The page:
For those unaware, Eid Ul-Fitr is a celebratory feast that marks the end of the fasting period of the Islamic month of Ramadan. It’s not only meant to indicate the end of the fast but also signifies the achievement of communication with the divine spirit and religious virtue, characterized by sacrifice, self-discipline, and acts of charity. Eid is basically the Muslim equivalent of Christmas… except that Eid comes twice a year.
I clearly remember celebrating Eid while growing up in Rawalpindi / Islamabad, Pakistan. I would hear a knock on my door early in the morning and I would rush to the bathroom to take a shower and to wear my new shalwar kameez & khusas for Eid prayers. We would be exhausted from spending chand raat wandering the streets of Rawalpindi & Islamabad the night before, but would always be up & running on the big day. It was such a thrilling time since we had spent the last month fasting and now would finally be able to resume our normal routines.
Typically, my aunts and uncles would come from Lahore prior to Eid so that all of us could be together on the special occasion. The men would leave the house and make our way to Faisal Mosque while the women would stay behind and get ready to join us for breakfast upon our return. After Eid prayers, we would go straight to the graveyard to pay respects to those who have left us, followed by my grandparent’s house to wish them. I remember sneaking into the kitchen to steal a few (and by few I mean twelve or thirteen) shami kebabs and somosas from that much anticipated tray piled with delicious food prepared especially for the guests that would be coming over that day.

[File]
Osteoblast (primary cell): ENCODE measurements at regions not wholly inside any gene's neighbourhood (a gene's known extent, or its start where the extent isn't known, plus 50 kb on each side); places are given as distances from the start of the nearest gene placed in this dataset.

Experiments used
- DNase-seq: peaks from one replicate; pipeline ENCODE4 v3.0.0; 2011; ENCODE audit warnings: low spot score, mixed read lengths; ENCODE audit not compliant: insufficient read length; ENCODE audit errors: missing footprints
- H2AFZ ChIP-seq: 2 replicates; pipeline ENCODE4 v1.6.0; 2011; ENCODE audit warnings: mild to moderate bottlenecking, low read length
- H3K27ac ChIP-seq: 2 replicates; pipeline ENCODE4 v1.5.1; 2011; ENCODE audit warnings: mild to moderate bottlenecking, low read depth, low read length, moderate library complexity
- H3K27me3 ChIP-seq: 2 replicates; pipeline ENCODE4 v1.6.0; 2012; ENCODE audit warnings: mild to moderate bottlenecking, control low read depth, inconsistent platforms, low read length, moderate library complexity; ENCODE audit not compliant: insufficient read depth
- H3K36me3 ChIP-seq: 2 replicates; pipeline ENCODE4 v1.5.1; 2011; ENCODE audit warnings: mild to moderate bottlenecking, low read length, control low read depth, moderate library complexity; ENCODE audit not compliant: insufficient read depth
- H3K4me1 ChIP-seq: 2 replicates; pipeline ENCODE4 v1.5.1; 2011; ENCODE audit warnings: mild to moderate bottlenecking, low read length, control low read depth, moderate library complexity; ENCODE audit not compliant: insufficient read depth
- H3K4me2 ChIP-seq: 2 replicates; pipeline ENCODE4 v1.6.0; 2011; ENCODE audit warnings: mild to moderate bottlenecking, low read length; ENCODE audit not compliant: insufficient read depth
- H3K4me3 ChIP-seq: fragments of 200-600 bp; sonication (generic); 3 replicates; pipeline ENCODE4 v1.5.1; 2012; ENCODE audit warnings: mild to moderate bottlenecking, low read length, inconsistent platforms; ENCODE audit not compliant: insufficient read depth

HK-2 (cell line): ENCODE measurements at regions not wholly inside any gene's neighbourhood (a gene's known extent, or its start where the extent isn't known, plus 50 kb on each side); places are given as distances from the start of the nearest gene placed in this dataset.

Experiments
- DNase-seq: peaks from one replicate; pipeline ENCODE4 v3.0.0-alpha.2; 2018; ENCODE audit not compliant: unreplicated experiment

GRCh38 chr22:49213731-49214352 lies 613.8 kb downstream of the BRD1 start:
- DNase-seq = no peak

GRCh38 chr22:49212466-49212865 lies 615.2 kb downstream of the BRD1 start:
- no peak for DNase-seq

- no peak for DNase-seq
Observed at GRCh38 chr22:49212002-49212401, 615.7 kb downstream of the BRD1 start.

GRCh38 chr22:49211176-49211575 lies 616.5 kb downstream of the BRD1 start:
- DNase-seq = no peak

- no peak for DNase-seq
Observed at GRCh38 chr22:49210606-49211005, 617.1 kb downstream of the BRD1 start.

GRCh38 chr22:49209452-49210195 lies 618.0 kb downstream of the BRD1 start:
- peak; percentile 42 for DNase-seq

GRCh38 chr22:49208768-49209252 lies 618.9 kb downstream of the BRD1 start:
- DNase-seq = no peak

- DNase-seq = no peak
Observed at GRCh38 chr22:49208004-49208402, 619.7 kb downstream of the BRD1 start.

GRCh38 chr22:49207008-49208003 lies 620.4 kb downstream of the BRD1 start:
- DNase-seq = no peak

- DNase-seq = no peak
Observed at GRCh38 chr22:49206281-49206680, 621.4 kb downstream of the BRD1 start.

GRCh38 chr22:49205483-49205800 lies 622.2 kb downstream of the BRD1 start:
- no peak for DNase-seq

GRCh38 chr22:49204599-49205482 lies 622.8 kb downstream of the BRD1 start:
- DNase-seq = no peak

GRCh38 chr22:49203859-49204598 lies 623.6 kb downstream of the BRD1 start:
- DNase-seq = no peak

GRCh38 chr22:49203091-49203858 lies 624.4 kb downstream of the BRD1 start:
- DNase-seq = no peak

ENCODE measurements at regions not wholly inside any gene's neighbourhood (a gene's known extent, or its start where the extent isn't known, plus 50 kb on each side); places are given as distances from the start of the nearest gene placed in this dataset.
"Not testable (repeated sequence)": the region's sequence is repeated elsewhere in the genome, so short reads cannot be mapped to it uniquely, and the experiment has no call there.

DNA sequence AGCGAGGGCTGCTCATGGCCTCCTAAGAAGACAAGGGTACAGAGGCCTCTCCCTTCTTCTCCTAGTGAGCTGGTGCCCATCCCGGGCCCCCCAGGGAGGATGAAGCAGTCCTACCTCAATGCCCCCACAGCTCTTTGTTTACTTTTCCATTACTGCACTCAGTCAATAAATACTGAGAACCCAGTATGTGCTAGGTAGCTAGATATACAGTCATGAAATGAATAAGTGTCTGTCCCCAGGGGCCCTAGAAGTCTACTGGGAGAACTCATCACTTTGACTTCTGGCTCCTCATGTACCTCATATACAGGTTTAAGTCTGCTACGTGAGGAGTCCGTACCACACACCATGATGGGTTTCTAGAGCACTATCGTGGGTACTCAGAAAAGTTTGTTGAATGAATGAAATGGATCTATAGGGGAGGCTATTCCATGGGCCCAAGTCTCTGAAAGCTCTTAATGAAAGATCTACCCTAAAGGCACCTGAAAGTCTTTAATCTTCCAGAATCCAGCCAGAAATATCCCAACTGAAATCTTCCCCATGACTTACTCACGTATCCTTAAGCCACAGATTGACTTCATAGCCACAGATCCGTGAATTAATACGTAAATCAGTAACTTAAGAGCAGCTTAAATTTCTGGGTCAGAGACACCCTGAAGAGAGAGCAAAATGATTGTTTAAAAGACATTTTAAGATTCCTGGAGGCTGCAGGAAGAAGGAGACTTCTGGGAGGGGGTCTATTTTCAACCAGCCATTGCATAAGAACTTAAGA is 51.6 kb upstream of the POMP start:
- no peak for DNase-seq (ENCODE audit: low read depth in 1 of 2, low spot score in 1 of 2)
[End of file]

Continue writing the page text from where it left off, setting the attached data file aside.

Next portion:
The rest of the day was usually spent eating, napping, and going from house to house to visit more family and friends. My brother and I would collect our eidi and would always be in competition with each other to see who was able to get more money by charming the various uncles & aunties.
One of my favorite memories, which still makes me laugh, is the time my cousin got a bit too eager for Eid. She was young, enthusiastic and was very excited because she had found the perfect outfit for the special day. To add to that, she had seen some random beauty special the night before Eid and decided to follow their strict instructions so that she could look resplendent the next day. The TV show had advised her to apply a paste of cucumbers, tomatoes, lemon juice, and other ingredients on her face for about 30 minutes to achieve that special ‘glow’. My cousin was more than ready and rushed to the kitchen to make the paste and rubbed it all over her face and then happily went to sleep. Unfortunately, she seemed to have forgotten the fact that she needed to keep the paste on her face for 30 minutes instead of 400 minutes, which caused her to break out into several patches & blotches. I guess we were just young and mean at the time but we would burst into laughter every hour and continued to point at her the entire day!
Its difficult being away from home and occasions such as these and can get depressing at times. I remember Eid being a grand and cheerful event in the old days, which was more than a decade ago and times seemed to have changed now.
I used to be more than consistent with my fasting but kind of gave up on it a few years ago for no reason at all. It just didn’t make sense to me anymore and I couldn’t comprehend why I should starve myself of water, food, and cigarettes without actually praying or doing anything substantial. However, I did make the effort this time and fasted for a few days, which was more than last year at least. I also ended up going to Regents Mosque in London this Eid followed by spending the day with my friends. I guess it’s easier to turn Eid into just another day off work where we constantly eat but one should put the effort in to practice what we remember from our childhood.
Anyway, Eid Mubarak. Did you get to spend the day with loved ones and make some money? I hope so!